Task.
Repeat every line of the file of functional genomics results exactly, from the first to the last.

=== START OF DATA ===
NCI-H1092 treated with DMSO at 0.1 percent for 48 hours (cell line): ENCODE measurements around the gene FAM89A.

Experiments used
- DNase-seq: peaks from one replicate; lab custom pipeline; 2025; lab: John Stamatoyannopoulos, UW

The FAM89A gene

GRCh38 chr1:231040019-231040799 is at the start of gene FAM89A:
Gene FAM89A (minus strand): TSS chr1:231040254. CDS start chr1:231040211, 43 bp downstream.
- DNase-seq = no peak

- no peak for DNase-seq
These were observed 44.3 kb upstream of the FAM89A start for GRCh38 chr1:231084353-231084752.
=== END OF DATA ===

NCI-H1092 treated with DMSO at 0.1 percent for 48 hours (cell line): ENCODE measurements around the gene FAM89A.

Experiments used
- DNase-seq: peaks from one replicate; lab custom pipeline; 2025; lab: John Stamatoyannopoulos, UW

The FAM89A gene

GRCh38 chr1:231040019-231040799 is at the start of gene FAM89A:
Gene FAM89A (minus strand): TSS chr1:231040254. CDS start chr1:231040211, 43 bp downstream.
- DNase-seq = no peak

- no peak for DNase-seq
These were observed 44.3 kb upstream of the FAM89A start for GRCh38 chr1:231084353-231084752.